We all have sporadic food cravings during the day. If you feel a craving and it’s time to replenish your body with nourishment, this is a healthy signal that requires your response. But many cravings aren’t true hunger signals, and if you’re coaxed into eating, you’ll consume excessive calories. Whether it’s a hormonal imbalance that day (or week), boredom, social comfort, depression, or the “see it and eat it” urge, these are unhealthy cravings that lead to unwanted pounds.
So how do you control yourself and push that nagging voice aside? Is it your appetite or brain that’s calling? The answer may surprise you. Recent studies have shown that when you eat fatty foods, there’s a hormone produced in the brain called galanin that actually encourages eating when your body doesn’t need it and slows your energy expenditure. If an elevation in the amount of fat occurs, such as when eating a high-fat diet, triglycerides in the bloodstream activate hormones such as galanin to promote overeating.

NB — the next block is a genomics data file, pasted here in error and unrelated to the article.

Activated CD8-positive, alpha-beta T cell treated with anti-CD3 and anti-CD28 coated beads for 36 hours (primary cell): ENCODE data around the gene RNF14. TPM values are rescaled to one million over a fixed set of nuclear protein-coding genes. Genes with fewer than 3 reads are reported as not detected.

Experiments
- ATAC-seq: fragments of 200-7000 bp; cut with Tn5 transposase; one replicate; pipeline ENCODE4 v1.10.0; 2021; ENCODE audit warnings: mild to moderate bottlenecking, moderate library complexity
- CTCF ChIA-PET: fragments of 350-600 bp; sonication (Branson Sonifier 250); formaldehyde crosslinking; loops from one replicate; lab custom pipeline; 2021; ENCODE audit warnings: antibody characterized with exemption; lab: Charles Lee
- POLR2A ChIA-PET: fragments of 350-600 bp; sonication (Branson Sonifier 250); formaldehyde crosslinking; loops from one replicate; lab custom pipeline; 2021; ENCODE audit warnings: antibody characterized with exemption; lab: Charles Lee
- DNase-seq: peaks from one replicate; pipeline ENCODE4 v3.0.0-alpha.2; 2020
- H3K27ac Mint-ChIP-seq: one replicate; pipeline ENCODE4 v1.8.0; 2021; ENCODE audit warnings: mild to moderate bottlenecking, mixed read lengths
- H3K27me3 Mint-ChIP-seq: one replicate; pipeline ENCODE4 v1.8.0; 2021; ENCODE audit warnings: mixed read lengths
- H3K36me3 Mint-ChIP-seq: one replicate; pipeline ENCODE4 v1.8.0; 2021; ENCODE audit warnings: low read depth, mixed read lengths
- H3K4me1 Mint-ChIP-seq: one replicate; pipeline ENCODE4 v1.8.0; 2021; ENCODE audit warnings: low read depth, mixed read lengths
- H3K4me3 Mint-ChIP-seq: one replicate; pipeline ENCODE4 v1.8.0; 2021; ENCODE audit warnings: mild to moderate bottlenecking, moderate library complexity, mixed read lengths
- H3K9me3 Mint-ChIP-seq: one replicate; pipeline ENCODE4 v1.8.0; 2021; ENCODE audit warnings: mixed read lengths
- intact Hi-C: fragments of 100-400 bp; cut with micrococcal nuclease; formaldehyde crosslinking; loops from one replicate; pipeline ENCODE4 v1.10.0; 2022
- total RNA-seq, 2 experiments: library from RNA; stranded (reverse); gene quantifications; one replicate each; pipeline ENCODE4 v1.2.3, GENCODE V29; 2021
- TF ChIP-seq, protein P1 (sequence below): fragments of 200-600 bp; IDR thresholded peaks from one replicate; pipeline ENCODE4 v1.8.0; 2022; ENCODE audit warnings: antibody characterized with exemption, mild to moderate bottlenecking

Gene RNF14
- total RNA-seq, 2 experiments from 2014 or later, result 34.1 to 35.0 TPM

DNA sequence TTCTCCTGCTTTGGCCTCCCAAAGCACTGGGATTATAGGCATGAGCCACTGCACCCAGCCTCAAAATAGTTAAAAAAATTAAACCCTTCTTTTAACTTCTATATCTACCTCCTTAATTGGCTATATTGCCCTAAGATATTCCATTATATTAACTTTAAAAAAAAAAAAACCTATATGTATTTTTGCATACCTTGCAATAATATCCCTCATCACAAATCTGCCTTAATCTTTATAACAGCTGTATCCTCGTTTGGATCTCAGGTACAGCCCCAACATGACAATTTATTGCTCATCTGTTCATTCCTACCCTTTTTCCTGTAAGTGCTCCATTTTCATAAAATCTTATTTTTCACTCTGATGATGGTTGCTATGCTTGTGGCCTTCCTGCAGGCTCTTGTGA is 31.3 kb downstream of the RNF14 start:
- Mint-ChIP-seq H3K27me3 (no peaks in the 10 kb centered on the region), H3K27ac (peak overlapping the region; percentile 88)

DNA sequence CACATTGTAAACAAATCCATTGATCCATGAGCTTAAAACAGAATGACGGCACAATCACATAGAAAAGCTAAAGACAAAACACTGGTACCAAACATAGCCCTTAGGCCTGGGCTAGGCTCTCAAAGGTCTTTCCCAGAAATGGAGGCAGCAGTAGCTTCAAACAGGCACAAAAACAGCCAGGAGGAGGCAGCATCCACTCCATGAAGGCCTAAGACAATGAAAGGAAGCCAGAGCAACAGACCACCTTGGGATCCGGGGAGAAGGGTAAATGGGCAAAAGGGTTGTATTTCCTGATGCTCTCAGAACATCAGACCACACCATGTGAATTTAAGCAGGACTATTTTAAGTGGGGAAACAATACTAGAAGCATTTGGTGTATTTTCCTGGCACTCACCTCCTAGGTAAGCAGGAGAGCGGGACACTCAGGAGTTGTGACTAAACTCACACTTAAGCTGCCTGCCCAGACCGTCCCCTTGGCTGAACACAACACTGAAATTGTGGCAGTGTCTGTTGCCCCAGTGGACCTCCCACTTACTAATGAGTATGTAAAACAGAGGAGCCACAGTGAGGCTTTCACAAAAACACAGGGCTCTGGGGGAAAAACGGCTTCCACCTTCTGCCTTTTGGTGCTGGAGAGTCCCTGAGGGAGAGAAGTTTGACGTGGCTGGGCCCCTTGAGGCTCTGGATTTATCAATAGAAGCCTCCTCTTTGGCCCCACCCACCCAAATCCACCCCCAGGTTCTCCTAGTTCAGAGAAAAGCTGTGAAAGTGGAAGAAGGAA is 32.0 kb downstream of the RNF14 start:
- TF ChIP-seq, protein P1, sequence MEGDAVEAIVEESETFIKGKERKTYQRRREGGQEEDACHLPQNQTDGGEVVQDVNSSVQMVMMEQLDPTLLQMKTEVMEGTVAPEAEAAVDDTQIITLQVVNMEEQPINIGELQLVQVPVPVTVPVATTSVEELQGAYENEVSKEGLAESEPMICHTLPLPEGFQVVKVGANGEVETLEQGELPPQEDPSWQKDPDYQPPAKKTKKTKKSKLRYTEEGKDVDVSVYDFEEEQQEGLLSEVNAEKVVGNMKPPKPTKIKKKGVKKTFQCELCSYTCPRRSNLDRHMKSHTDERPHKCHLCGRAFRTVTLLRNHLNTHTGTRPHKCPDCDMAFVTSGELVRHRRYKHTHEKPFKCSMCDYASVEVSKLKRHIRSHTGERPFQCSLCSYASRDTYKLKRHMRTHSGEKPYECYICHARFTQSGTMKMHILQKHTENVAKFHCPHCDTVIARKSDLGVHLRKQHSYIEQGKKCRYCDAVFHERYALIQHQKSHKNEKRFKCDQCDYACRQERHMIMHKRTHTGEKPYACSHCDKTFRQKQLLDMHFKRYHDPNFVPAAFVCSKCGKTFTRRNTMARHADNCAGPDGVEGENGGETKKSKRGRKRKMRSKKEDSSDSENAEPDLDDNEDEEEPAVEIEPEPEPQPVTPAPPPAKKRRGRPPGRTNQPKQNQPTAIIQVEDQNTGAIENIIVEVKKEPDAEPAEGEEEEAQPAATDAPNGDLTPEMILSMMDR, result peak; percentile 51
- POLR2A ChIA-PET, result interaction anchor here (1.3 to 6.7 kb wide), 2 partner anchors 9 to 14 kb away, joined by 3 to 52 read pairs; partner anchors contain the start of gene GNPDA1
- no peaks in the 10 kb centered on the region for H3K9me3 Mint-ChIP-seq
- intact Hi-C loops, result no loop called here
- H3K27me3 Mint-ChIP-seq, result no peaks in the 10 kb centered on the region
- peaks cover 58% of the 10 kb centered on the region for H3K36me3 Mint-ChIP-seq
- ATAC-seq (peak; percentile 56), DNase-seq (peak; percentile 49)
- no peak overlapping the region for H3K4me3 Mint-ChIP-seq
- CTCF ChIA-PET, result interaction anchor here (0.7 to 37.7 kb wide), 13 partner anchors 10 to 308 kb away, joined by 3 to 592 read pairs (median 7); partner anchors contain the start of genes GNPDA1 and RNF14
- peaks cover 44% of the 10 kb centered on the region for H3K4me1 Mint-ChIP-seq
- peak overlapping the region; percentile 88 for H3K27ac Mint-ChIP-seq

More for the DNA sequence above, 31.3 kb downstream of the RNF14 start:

Here are some helpful ways to “starve off” these unhealthy cravings:
Drink up. Often these cravings are merely thirst-related because people don’t drink enough water. Drink at least eight 12-ounce glasses of fluids daily.
Don’t skip breakfast. Your body has gone hours without eating, which makes breakfast the most important meal of the day. Eat a good balanced breakfast to get the brain functioning correctly and the body moving without being sluggish.
Mind over stomach. If you’re hungry after you’ve eaten a well-balanced meal, give yourself 20 minutes for the “I’m full” signal to hit the brain.
Avoid processed foods. They’re usually stripped of filling elements, such as fiber and water, and leave you feeling unsatisfied.
Eat regularly. Skipping meals can lead to out-of-control hunger, often resulting in overeating.
Make changes gradually. If you change too much too fast, it can get in the way of success. Live one day at a time and one change at a time!